Concluding "The Fionavar Tapestry", this book carries the heroes from our world to the final battle for Fionavar against the evil of Rakoth Maugrim. On a ghost-ship the legendary warrior, Arthur Pendragon, and Pwyll Twiceborn, Lord of the Summer Tree, sail to confront the Unraveller.
From award-winning author Guy Gavriel Kay, who "stands among the world's finest fantasy authors" (Montreal Gazette), comes a sweeping tale evocative of the Celtic and Norse cultures of the ninth and tenth centuries, filled with the human passion and epic adventure he is noted for.
For the inspiration for this novel, Guy Gavriel Kay has drawn on the conflicts in medieval Spain, including King Ferdinand's expulsion of the Jews and forced conversion of those who remained during the Inquisiton, and the fall of Granada to the Christians. In this tale, there are two moons looking over a planet which is home to the country of Esperana. The rulers are the Asharites, who worship the stars and who hail from the neighboring land of Al-Rassan. The Kindath, a dispersed people with no country of their own, worship the moons. The Horsemen of Jad are worshippers of the sun. Zealots from the Asharites and Jaddites are bent on taking advantage of the political turmoil in Esperana, and the central characters of the book do their best to keep civilization going.
Five young people find themselves flung into the magic land of Fionavar, First of All Worlds, to play their part in the vast battle against the forces of evil led by the fallen god Rakoth Maugrim and his dark hordes. This is the first book in a fantasy trilogy in the "Lords of the Ring" tradition.
This is the second book in the Fionavar trilogy. It finds the evil Rakoth threatening the existence of Fionavar. To stop him, Kimberly Ford and her companions from Earth must summon the Warrior. But desperate measures can have desperate consequences when curses and prophecies are involved.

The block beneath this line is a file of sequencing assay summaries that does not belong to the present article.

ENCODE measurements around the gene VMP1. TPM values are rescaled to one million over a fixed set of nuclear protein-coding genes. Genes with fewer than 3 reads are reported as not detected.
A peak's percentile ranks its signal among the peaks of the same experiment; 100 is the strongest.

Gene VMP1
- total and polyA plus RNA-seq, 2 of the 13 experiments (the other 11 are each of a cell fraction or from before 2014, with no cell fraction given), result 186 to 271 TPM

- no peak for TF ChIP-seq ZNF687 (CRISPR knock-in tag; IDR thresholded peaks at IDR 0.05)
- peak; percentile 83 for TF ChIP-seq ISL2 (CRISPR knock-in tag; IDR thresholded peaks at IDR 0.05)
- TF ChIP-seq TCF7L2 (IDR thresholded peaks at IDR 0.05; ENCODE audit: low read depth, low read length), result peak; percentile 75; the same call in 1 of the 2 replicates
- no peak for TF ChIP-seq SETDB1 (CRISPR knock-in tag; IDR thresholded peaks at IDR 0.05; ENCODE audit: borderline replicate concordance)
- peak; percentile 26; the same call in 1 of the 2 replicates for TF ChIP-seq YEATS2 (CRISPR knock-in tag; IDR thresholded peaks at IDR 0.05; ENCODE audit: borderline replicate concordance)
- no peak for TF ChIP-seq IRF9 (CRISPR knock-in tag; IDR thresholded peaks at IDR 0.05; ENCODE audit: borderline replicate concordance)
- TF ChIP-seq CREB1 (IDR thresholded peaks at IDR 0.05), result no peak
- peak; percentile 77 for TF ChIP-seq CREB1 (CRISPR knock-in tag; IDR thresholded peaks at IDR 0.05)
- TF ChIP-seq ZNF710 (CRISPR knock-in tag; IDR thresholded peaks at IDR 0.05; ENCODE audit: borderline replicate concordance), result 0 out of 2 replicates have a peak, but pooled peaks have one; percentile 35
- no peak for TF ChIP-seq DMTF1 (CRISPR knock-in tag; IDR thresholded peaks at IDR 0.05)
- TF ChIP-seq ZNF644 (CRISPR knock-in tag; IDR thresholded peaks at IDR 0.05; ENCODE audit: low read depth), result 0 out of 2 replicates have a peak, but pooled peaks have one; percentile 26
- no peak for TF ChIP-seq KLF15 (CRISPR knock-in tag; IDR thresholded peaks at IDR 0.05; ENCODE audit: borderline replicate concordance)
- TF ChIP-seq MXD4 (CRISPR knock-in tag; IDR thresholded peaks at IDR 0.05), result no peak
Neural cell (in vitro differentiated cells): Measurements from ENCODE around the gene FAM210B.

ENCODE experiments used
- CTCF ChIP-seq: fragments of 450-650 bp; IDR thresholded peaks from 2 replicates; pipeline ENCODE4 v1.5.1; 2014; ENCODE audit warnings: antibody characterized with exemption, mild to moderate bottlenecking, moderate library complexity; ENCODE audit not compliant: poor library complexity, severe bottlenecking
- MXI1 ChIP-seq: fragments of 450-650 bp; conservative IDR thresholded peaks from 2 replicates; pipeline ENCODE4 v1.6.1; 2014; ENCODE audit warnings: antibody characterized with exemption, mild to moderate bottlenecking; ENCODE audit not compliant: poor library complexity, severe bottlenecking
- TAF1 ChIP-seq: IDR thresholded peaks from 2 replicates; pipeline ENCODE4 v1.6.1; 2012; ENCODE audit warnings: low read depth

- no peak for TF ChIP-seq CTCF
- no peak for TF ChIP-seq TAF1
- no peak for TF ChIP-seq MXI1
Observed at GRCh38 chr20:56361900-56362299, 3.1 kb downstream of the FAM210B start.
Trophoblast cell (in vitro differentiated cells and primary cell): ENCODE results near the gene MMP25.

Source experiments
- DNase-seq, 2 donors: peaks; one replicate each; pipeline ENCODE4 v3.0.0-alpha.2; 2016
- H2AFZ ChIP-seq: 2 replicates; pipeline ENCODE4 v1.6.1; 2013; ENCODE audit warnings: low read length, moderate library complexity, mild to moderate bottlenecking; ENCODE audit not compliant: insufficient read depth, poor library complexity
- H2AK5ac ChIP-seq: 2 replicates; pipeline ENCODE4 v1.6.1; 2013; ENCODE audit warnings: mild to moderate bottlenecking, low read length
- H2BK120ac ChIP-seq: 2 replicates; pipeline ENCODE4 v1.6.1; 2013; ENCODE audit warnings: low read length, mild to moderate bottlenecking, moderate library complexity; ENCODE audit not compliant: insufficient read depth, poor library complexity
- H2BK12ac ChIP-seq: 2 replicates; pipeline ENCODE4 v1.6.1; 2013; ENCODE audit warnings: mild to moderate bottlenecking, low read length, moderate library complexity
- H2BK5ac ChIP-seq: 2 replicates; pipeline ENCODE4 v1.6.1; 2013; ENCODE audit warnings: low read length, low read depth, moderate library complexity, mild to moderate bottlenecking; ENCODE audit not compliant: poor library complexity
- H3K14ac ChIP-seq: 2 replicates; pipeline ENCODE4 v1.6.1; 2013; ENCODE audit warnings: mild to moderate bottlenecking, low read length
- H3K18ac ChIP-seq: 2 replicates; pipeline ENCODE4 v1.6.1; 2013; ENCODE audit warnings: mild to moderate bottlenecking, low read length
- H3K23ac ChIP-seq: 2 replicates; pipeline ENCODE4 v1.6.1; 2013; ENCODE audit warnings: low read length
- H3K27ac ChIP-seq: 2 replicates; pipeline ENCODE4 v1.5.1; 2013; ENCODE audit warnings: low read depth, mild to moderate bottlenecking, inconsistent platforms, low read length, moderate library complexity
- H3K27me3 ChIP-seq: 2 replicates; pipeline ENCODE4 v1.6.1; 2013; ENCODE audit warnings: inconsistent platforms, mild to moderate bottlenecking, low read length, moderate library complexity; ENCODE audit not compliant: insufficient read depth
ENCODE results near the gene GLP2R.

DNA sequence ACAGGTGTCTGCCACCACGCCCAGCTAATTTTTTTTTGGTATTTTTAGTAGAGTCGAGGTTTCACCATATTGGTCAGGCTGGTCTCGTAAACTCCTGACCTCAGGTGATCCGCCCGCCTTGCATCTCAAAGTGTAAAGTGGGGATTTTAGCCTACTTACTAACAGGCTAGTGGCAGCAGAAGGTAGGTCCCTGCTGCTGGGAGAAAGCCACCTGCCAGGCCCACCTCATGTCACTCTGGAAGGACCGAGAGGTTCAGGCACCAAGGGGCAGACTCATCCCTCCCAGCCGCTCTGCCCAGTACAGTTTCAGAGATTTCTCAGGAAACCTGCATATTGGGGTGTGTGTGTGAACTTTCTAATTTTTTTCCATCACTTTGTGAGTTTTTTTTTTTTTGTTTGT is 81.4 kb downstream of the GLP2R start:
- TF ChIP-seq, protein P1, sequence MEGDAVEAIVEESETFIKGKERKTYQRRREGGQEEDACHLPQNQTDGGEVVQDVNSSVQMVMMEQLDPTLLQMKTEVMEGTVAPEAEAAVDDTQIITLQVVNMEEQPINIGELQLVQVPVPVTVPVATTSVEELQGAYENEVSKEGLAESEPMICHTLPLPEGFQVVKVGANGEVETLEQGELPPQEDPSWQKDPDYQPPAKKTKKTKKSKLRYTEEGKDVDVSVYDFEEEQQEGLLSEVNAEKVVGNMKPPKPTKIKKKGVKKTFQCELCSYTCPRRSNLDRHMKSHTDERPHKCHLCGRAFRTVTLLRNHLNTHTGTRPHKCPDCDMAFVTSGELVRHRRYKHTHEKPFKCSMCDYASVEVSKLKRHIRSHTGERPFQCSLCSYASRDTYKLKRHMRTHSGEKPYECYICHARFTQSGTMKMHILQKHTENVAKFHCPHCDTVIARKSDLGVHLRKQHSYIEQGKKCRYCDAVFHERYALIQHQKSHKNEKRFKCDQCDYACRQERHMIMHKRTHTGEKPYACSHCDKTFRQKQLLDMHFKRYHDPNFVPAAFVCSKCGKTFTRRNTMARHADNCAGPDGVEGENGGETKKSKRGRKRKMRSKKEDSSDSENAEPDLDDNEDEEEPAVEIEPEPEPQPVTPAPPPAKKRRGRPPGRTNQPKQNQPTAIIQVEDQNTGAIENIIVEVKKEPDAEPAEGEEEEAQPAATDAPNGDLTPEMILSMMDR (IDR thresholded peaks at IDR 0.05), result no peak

"Tigana" is a land under the spell of the evil wizard Brandin, who has cast the spell to avenge the death of his son. Dianora has been sent to get close to the King of Tigana so that she may kill him and avenge the death of the wizard's son. However the King and Dianora fall in love.
Shen Tai, the second son of a renowned general of Kitai, is given a lavish gift of 250 prized Sardian horses from the Kitan Empress of the neighbouring Taguran Empire to honour his work burying the dead of both sides at a battleground in the far west of Kitai still haunted by the ghosts of the slain soldiers. This extraordinary gift threatens to engulf Shen Tai in the political and dynastic struggles that surround the throne of the Kitan Emperor, but also permits Shen Tai to form friendships and gain access to the most powerful figures in Kitai. Narrowly escaping an assassination attempt with the assistance of the ghosts of the unburied, Shen Tai leaves the battleground on the western frontier to journey toward the capital, Xinan, protected by Wei Song, a female Kanlin warrior. Another line of narrative follows Shen Tai's sister Li-Mei who is sent north to be married off to a leader of the northern Bogü for the purposes of advancing the career interests of Shen Liu, their older brother. Shen Tai must determine a way forward for himself, which involves making choices between personal, family and imperial needs, choices which become all the more perilous when Kitai is convulsed by a military rebellion that threatens the ruling dynasty. The story weaves themes of loss, chance, honour and friendship in a world still haunted by magic.
In this exhilarating, moving new work, Guy Gavriel Kay casts brilliant light on the ways in which history—whether of a culture or a family—refuses to be buried.
Ned Marriner, fifteen years old, has accompanied his photographer father to Provence for a six-week «shoot» of images for a glossy coffee-table book. Gradually, Ned discovers a very old story playing itself out in this modern world of iPods, cellphones, and seven-seater vans whipping along roads walked by Celtic tribes and Roman legions.
On one holy, haunted night of the ancient year, when the borders between the living and the dead are down and fires are lit upon the hills, Ned, his family, and his friends are shockingly drawn into this tale, as dangerous, mythic figures from conflicts of long ago erupt into the present, claiming and changing lives.